06-23-2014, 11:35 AM
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Join Date: Feb 2011
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gifted and APD
My ds is 5 years old and is currently being diagnosed as having an auditory processing disorder. He also is gifted.
Does anyone else have children like that? I've been told that often gifted people have these secondary "things" going on and that it's very widespread in this subset of the population.
Does anyone have any resources for me? I've been doing a ton of reading on APD and being gifted and implementing different things that are helping him. This is all new to me.
Join Date: Jul 2009
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A FYI if you move and/or talk to the school districts....Some medical fields (and insurance) will not evaluate APD until age 7+ due to developmental growth and/or other co-existing factors that can occur.
You probably could get a 504 for APD accommodations with medical notice of need. Ask whomever did the evaluation.
Not saying that your DS doesnt have APD if he is under 7--, if you suspect it and he has been evaluated for it and found that it is likely-- it is very likely! just tossing out what I've been told by two Childrens Hospitals and several Speech/Lang Therapists. Our insurance also would not cover it until age 7 and the schools did not evaluate for it all!!
I have an 8 yr old DD- will be 4th grade in Fall. We suspected APD for a long time, but no one would eval until age 7. Her teachers (preschool- 3rd) all stated that anything auditory was hard for her even though she was very bright. DD has developed coping skills and is a very fluent reader (many kids w/ APD are not due to processing the sounds differently than standard). She is a dreamer and often can be in her own world a lot. She has a great memory! She excels at school academically and uses a lot of visual cues to compensate (watching other to see what directions were). She is very visual spacial with strengths in math, spelling, reading, and lego/building/puzzles,etc. AT 4-6, it was much more obvious and school asked ' Have you had her hearing checked?" each year. Now that she is older, she has really learned to adapt well.......that said she can not process anything in a noisy environment, makes poor eye contact when speaking, says "What?" a lot, takes time to respond to oral questions/directions, has poor auditory memory, and is VERY sensitive to sounds (lawn mowers, blenders, suspenseful music,etc). She also has some autism-like traits and had a PDD_NOS label from 2-6, but no longer would qualify since she has developed so many coping skills and/or has good communication.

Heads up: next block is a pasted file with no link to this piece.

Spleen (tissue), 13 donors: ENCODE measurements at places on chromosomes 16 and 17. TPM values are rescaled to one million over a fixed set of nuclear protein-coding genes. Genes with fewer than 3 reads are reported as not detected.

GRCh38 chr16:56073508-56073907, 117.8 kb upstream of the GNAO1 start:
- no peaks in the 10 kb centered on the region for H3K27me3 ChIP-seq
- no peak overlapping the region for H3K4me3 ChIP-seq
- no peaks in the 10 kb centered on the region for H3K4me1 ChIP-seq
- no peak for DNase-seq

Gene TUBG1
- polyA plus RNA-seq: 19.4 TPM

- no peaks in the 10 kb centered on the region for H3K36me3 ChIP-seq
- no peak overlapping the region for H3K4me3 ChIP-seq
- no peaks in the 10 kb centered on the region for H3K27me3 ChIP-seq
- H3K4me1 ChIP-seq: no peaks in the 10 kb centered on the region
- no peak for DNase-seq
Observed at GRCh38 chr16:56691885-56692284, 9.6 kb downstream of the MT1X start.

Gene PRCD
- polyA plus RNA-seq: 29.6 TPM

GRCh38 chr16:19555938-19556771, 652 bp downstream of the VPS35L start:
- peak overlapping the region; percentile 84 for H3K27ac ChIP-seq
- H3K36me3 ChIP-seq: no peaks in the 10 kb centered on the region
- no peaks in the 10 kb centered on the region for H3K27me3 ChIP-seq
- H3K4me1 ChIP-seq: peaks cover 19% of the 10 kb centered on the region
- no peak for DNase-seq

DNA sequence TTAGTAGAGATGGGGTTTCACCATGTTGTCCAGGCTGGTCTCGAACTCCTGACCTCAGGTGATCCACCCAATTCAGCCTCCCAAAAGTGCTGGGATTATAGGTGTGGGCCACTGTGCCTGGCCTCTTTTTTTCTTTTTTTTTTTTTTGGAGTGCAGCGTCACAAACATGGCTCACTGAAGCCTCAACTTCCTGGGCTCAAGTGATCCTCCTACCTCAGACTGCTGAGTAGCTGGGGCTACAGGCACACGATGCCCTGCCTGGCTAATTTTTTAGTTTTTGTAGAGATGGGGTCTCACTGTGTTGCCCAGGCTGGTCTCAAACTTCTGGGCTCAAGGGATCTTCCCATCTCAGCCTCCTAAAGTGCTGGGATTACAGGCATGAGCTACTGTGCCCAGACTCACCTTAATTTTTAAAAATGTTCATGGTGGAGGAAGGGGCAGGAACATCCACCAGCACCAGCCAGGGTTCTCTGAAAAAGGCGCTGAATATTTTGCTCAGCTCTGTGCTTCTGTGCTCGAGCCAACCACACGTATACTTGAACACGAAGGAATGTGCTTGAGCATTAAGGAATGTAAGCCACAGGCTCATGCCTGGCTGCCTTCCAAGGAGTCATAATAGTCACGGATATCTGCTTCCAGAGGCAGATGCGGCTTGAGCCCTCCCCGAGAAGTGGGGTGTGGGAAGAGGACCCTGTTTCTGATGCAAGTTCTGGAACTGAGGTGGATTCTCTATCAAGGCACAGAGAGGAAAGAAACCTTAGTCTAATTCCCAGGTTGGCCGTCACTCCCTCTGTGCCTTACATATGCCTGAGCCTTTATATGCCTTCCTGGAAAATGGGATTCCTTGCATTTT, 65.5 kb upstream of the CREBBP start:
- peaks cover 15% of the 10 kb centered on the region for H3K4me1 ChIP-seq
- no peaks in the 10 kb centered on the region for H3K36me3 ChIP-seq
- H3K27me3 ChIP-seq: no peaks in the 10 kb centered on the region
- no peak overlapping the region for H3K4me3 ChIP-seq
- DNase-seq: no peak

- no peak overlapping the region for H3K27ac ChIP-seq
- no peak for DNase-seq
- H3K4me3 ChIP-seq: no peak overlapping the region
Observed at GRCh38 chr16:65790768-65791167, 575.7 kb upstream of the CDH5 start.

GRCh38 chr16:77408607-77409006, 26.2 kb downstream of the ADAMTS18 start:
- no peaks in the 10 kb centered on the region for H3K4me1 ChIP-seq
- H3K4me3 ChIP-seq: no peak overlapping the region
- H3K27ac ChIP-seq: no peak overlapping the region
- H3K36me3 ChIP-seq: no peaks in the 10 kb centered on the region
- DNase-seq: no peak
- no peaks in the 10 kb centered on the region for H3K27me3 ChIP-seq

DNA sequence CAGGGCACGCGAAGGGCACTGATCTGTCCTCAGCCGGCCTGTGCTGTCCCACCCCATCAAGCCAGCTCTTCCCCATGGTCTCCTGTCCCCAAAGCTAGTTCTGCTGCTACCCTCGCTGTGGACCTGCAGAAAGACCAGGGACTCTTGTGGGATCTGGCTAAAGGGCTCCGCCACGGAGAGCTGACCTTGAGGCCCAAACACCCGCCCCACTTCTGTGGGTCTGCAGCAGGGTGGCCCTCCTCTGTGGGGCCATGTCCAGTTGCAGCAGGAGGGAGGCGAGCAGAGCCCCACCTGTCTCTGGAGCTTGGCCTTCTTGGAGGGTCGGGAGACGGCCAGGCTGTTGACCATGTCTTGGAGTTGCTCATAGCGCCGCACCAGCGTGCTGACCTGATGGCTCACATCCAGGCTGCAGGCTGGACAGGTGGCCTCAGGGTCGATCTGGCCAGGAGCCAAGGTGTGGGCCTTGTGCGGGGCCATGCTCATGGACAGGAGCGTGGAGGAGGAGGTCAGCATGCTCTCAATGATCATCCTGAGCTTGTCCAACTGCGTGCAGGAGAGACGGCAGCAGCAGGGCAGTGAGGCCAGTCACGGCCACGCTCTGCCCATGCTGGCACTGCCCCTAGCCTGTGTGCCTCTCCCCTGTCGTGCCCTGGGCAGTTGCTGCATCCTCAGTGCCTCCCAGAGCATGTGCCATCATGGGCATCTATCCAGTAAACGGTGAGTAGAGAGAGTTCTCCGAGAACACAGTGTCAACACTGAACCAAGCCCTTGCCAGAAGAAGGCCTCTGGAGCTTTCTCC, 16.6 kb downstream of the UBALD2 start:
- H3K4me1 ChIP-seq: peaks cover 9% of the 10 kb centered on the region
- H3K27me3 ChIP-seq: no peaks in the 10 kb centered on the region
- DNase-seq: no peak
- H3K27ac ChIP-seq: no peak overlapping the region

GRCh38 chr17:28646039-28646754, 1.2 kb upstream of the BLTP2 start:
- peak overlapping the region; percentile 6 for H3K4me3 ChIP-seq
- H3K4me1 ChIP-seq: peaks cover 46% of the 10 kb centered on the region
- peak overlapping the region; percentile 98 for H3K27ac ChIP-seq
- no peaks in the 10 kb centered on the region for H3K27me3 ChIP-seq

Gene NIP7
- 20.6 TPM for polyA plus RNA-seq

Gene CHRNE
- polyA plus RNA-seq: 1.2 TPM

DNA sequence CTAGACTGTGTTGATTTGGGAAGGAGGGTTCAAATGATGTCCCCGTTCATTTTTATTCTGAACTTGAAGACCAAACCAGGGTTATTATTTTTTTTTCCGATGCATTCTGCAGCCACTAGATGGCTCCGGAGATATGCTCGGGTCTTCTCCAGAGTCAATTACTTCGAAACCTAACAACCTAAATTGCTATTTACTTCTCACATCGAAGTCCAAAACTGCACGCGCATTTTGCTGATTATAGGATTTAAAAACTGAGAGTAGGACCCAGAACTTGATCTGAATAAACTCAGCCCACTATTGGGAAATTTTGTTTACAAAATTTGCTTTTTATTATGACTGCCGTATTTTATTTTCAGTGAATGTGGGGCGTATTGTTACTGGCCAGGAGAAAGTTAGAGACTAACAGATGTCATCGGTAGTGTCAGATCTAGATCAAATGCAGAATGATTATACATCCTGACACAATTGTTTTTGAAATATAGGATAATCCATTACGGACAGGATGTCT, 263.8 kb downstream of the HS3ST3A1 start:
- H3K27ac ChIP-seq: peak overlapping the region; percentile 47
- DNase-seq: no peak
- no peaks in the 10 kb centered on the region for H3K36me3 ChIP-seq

The APD tools we put in to place that have helped are:
* have her repeat oral directions (and keep them shorter)
* use close captioning at school so she can read the 'speech/sound' vs trying to process audio & visual
* kept background noise to a minimum (no TV on unless we are watching it!)
* physically touch her to get her attention in noisy settings instead of calling her name
*gave her wait time to respond to oral questions
*used noise canceling headphones in noisy settings
*Done Auditory therapy 2 x when younger (Therapudic Listening) through an OT
*Visual cues (vs audio) such as lists, signs, etc to help her stay organized.
*Sit near a speaker and/or practice good listening skills (taking turns speaking, face the speaker, ask questions afterward, etc)
Other options we have tossed around but not used:
*FM unit at school to help clarify what she should focus on soundwise
* Language therapy- she struggles w/ idioms & other non-literal language
She is also allowed to excuse herself from movies/music/sounds that are bothering or 'hurting' her ears-- with the exception of fire drills/emergency! She is pretty good about doing this recently and it is a great self-advocacy tool.
Hope this helps!